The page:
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Deforestation and the Rule of Law in a Cross-Section of Countries

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  • Robert T. Deacon

Abstract

Relationships between deforestation and population pressure, income growth, and insecure property rights are examined with data from 120 countries. Insecure property rights are hypothesized to arise from two sources: government instability or inability to enforce ownership and an absence of government accountability. The former source is captured by measures of general lawlessness such as guerrilla warfare, revolution, and frequent constitutional change. The latter is proxied by variables indicating the type of government executive, frequency of political purges, and the existence of an elected legislature. General support is indicated for the property rights hypothesis and for the effects of population growth.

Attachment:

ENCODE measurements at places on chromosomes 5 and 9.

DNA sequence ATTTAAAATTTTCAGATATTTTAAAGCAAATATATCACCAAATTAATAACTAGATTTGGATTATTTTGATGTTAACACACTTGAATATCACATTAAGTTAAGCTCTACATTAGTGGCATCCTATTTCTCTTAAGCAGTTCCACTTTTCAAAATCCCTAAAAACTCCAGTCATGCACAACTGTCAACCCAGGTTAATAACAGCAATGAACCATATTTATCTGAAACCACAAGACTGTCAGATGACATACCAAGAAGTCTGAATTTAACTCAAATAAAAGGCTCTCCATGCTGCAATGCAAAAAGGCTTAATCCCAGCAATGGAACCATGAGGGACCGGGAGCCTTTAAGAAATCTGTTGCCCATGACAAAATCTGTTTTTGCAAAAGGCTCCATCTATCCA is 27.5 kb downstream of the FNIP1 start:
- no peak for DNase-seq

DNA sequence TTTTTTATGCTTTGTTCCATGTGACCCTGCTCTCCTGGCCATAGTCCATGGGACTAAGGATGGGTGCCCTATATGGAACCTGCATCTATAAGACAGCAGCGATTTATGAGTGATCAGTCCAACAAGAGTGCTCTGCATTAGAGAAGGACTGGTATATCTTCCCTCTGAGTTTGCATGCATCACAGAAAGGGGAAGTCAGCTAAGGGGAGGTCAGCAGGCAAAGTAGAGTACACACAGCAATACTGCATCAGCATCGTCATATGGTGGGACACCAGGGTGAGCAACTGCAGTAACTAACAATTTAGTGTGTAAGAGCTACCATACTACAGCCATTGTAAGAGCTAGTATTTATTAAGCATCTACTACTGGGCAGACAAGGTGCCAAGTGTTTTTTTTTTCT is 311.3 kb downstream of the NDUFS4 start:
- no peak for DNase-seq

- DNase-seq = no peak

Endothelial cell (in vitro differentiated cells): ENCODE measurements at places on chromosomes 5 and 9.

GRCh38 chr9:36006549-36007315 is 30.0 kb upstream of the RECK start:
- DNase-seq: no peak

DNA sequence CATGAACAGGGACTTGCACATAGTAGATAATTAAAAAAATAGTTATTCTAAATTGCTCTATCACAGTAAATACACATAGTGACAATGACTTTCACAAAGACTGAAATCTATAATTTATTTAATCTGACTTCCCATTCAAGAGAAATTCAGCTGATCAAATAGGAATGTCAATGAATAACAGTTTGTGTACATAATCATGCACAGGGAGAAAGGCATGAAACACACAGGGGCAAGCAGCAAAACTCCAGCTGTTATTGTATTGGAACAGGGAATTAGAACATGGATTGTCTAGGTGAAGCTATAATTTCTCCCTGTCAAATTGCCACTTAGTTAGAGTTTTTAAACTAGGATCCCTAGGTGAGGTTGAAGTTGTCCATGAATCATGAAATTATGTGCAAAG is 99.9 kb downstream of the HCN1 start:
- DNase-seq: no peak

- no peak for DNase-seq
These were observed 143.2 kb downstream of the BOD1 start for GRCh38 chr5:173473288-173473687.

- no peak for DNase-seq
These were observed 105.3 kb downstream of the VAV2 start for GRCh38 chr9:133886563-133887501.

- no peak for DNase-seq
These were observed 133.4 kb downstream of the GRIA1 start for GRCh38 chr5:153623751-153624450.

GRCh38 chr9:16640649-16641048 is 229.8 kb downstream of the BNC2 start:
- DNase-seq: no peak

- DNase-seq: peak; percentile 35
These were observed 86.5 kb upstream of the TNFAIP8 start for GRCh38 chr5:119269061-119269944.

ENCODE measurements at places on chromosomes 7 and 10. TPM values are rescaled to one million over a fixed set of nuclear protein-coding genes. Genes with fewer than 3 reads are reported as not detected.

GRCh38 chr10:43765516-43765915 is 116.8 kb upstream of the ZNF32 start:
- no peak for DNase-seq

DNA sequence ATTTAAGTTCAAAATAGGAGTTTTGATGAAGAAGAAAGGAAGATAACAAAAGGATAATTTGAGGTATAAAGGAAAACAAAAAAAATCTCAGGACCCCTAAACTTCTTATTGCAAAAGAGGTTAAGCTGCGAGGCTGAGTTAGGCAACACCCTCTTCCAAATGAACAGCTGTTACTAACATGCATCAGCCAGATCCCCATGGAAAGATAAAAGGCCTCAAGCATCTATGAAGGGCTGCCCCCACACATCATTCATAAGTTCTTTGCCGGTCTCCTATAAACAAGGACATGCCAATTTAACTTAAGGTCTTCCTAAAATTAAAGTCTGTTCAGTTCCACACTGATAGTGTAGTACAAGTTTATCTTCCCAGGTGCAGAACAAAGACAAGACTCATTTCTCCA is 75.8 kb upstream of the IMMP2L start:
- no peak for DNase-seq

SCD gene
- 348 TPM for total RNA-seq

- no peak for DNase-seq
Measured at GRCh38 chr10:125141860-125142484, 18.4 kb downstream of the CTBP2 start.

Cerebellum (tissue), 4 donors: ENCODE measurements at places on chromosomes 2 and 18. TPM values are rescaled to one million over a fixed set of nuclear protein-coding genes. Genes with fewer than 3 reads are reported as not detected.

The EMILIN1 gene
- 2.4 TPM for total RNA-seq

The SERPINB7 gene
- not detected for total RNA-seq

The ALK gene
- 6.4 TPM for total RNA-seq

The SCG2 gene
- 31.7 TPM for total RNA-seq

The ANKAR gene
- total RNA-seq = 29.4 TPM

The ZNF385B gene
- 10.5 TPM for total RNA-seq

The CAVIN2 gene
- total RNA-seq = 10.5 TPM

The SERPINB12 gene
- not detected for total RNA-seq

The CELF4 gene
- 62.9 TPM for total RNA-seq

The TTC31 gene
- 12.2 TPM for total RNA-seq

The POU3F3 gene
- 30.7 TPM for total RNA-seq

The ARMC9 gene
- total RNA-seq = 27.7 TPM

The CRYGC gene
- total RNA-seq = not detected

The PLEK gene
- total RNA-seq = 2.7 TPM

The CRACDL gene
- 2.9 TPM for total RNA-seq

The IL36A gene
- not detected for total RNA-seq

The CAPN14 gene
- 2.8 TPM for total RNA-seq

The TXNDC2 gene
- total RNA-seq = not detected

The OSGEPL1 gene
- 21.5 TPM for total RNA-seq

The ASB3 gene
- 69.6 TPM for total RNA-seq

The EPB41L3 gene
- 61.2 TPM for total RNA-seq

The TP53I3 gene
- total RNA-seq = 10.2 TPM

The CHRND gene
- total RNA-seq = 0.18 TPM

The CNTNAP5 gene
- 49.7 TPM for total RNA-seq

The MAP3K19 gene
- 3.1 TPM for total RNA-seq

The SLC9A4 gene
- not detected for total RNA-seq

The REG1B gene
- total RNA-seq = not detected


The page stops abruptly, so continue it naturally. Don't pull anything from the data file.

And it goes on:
Suggested Citation

  • Robert T. Deacon, 1994. "Deforestation and the Rule of Law in a Cross-Section of Countries," Land Economics, University of Wisconsin Press, vol. 70(4), pages 414-430.
  • Handle: RePEc:uwp:landec:v:70:y:1994:i:4:p:414-430
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